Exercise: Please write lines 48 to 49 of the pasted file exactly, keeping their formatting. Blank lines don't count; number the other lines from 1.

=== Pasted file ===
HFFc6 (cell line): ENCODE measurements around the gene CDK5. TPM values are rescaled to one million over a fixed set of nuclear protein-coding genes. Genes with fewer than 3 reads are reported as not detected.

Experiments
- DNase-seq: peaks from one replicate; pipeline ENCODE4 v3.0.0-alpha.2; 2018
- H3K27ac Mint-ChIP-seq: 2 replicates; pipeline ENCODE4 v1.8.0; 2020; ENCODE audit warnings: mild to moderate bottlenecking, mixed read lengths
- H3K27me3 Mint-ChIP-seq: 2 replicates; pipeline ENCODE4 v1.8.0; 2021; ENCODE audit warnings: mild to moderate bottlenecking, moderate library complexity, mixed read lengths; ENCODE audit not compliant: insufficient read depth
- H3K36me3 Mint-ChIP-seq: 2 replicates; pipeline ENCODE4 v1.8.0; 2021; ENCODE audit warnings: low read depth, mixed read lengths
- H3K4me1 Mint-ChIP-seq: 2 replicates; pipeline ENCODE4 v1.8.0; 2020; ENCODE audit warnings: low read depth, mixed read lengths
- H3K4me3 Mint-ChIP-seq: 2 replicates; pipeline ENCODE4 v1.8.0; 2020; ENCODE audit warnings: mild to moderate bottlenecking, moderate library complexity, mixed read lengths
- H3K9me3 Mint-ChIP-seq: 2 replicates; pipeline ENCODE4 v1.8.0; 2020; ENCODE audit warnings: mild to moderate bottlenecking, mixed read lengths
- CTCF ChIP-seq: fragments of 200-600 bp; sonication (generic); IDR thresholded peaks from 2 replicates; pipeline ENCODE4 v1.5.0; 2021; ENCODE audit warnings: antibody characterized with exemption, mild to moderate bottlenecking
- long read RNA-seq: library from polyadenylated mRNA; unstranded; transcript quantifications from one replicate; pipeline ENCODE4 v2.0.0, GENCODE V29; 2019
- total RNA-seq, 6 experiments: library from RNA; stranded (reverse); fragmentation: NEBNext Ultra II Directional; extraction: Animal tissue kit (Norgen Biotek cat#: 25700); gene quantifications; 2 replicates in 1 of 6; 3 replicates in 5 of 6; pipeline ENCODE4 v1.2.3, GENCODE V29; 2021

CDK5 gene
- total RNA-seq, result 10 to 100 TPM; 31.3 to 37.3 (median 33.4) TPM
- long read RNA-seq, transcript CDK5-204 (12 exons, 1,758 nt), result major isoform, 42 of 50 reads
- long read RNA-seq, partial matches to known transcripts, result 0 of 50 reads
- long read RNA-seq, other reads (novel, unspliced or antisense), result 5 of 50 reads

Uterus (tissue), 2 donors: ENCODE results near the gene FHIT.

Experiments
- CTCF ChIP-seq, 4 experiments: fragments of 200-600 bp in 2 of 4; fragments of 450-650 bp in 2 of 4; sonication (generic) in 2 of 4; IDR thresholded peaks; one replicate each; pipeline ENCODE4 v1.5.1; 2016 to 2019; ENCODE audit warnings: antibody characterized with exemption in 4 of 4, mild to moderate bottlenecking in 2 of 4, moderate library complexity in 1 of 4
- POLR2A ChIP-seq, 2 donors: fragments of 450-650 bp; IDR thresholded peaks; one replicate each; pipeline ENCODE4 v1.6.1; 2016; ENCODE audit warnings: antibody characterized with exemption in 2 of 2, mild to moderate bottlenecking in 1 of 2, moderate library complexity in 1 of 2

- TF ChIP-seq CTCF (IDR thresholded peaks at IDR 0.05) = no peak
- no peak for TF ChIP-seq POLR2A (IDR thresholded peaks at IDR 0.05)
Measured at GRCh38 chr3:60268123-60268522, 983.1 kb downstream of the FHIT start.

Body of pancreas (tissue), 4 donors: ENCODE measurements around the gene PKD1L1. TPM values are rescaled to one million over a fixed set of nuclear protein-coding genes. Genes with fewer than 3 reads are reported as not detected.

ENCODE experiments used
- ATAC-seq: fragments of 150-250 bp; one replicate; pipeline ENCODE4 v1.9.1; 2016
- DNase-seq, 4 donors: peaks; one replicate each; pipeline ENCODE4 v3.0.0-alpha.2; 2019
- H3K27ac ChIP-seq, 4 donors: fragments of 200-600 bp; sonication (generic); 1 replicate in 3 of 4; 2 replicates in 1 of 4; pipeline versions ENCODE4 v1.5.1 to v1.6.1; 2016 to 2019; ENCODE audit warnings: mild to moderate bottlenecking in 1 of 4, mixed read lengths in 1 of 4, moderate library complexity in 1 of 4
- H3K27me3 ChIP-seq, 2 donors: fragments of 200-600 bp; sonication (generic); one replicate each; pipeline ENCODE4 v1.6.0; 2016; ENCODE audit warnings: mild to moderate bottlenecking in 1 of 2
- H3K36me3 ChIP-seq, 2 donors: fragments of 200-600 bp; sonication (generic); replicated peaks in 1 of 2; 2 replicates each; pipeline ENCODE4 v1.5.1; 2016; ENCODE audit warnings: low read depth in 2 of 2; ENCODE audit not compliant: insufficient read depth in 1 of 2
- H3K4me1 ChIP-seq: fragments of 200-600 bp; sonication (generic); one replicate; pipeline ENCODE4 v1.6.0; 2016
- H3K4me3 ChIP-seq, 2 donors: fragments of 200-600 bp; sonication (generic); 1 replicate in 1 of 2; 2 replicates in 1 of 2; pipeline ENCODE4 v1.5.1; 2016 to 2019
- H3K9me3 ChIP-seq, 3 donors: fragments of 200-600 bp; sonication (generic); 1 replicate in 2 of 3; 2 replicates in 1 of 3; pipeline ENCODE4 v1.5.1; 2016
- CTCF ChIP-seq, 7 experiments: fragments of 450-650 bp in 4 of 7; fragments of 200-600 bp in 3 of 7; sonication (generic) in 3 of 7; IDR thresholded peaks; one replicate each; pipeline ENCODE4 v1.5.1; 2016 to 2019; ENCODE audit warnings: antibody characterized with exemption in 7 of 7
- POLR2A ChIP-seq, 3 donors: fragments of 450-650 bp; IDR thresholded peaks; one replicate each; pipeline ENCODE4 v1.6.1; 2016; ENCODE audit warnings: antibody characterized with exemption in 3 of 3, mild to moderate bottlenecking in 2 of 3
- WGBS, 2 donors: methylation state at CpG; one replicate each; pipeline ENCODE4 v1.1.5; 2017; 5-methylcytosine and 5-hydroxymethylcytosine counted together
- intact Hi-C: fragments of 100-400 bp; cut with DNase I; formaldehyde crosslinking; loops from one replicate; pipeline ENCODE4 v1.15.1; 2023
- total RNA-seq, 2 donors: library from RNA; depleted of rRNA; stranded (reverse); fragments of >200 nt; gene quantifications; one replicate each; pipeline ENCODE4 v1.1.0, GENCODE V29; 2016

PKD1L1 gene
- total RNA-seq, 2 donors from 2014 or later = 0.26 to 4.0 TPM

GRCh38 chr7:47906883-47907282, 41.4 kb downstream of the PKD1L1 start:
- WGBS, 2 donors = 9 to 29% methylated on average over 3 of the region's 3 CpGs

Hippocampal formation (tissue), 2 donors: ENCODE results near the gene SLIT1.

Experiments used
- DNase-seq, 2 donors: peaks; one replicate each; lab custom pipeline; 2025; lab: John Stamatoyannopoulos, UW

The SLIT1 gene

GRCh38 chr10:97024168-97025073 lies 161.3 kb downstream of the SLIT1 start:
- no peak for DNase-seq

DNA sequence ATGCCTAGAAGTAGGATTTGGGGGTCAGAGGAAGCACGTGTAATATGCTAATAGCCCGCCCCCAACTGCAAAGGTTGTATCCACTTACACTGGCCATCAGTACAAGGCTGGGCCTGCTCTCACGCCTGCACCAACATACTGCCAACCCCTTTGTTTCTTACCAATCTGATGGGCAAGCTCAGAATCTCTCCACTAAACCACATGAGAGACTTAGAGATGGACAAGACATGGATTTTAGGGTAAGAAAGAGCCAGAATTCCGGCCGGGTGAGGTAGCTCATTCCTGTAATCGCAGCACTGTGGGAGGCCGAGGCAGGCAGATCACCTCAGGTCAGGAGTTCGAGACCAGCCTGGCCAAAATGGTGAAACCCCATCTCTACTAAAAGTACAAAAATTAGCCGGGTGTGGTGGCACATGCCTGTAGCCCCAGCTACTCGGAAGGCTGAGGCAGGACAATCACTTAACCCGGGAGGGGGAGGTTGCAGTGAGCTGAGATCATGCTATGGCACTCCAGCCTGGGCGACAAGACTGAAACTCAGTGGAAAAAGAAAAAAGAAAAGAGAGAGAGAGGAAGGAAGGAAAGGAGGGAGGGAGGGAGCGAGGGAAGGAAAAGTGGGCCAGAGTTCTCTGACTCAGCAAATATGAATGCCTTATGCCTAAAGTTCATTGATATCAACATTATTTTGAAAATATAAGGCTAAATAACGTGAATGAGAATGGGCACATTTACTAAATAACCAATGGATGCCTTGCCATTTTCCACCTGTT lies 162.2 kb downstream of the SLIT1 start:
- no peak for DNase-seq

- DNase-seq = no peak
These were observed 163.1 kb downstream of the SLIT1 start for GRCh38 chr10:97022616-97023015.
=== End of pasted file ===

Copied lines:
GRCh38 chr10:97024168-97025073 lies 161.3 kb downstream of the SLIT1 start:
- no peak for DNase-seq